Actionable Data Is the Key
"Retrieve, store and analyze" summarizes the main steps a production monitoring system follows to provide actionable data: the information a shop can act on to make better decisions about manufacturing processes.
Shopfloor machine monitoring gives manufacturers a tool to improve processes by providing actionable data regarding the performance of each machine. For instance, if a company is not meeting its goal to produce 10 parts per hour on a certain machine, data monitoring can help identify and resolve issues holding back productivity. Or, if near-zero downtime is an objective, data monitoring software can spot conditions that need attention before a problem occurs.
Data monitoring is employed in many manufacturing environments, from very low-mix automated environments to high-mix automation or standalone machines. It is used regularly in the aerospace industry for producing critical parts, which require a lot of monitoring during the production process. Moldmakers also use data monitoring software in their machining processes due to the extended length of run time.
Likewise, data monitoring software enables manufacturers to stay up to date on machining processes even while they’re away from the shop floor. It is possible to access this data anywhere in the world to track productivity and help a company reap the most from its machine investment.
Data monitoring can be used with standalone machines and with automated systems. Those implementing data monitoring in an automated environment can expect to achieve higher utilization than with manually operated machines. In an automated system, the system can measure and report the productivity for individual machines in the cell. If part throughput should decline in an automated cell, the monitoring data can pinpoint the problem. Or, if the data indicates that all of the machines are experiencing the same low productivity, the operator will know that the cause is external to the automated cell. For example, imbalances in workflow may be causing shortages of material feeding the cell.
With a capable monitoring system, machine data can be organized, analyzed and displayed to greatly improve decision-making on the shop floor. Taking the right actions quickly results in increased productivity, higher quality and greater uptime. Here is a sample of the reports that can be generated by advanced monitoring software:
Multiple machine status. This report shows the state of each monitored machine by displaying “in cycle,” “out of cycle” and other conditions. It gives a list of alarm events and alerts in real time. A recorded history of alarms and alerts can be analyzed later to find trends or patterns.
Machine utilization. This report shows how much time the machine has been running during a specified time period. This helps managers spot possible trouble areas.
Power usage. This report displays how much electrical energy a machine consumes over time. Shops can use this data to schedule energy-intensive machining operations for the particular time of day when fluctuating energy rates are low.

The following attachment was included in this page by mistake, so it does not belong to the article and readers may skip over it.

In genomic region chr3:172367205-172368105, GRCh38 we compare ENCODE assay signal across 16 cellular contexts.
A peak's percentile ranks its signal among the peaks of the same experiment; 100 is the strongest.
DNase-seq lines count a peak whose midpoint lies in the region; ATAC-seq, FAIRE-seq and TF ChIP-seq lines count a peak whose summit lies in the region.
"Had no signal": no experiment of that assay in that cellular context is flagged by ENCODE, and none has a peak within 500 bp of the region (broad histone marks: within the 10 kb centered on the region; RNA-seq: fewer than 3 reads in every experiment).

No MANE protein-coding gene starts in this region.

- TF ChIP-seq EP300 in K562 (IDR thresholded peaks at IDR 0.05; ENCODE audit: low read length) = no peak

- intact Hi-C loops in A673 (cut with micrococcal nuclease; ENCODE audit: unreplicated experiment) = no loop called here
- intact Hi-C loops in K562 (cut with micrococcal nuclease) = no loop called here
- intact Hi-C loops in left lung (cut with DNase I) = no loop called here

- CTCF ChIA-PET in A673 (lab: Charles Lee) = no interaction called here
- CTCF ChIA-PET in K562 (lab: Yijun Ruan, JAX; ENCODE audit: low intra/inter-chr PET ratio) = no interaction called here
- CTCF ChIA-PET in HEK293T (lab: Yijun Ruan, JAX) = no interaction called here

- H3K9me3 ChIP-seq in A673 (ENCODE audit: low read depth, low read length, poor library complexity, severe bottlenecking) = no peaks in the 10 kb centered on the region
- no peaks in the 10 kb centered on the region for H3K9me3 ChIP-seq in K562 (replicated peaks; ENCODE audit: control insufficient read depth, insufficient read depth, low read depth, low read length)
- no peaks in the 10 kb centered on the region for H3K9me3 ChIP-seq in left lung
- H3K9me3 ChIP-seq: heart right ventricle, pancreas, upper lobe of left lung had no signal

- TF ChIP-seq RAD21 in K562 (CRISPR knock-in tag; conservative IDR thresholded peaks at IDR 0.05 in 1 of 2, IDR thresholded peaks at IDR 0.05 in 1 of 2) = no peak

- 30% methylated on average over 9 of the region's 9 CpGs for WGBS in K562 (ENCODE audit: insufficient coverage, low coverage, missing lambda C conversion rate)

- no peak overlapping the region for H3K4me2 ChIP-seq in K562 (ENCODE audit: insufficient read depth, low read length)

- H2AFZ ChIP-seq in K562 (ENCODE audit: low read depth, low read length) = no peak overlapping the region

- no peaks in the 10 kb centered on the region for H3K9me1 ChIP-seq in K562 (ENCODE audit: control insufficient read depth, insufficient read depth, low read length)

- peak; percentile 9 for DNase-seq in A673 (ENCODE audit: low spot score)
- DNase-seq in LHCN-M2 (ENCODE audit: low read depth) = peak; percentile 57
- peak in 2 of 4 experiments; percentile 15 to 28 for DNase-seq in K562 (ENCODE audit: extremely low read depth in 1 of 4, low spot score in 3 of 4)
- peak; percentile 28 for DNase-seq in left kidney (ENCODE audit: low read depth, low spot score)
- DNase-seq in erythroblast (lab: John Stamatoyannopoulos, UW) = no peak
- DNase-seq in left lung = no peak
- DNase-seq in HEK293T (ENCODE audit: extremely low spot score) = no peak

Tool management. This report tracks tool length, diameter, offset and alarm data to help maximize tool life. It also helps the system know what tools are available at each machine and enables manufacturers to replace worn tools before a shortage occurs.
Work scheduling. This report defines a part and the NC programs needed to machine it. The monitoring system scans the programs and then determines if the selected machine has all of the tools required to make that part. The system notifies the operator if any tools are missing.
Spindle monitoring. This report tracks spindle load and other factors related to spindle operation. Any spindle incident occurring in an operation can be traced to the exact point in the program. This helps the operator adjust machining parameters or take other corrective action.
Probe data analysis. This report uses a process capability index such as Cpk to track accuracy in critical features. It diagnoses how well the machine is staying in tolerance and shows if a factor such as tool wear is causing a drift. By recording axial forces, loads and speeds, it can help planners fine-tune processes for faster cutting speeds, greater depth of cut or other improvements.
With machine monitoring software, manufacturers can have more confidence in their operations. The actionable data this software provides can maximize efficiency and minimize downtime. For a deeper discussion of data monitoring, read James Brown's white paper (from Makino), Measure to Improve—Identifying Solutions through Real-Time Production Monitoring, which is available at short.mmsonline.com/actionable.
This shop’s successful entry into machine monitoring reveals important points about what to do and what to expect.
Decisions about the cutting tools used in machining operations are arguably among the most important in modern manufacturing.
An MTConnect-enabled monitoring system gives this shop a clear and simple picture of machine tool usage.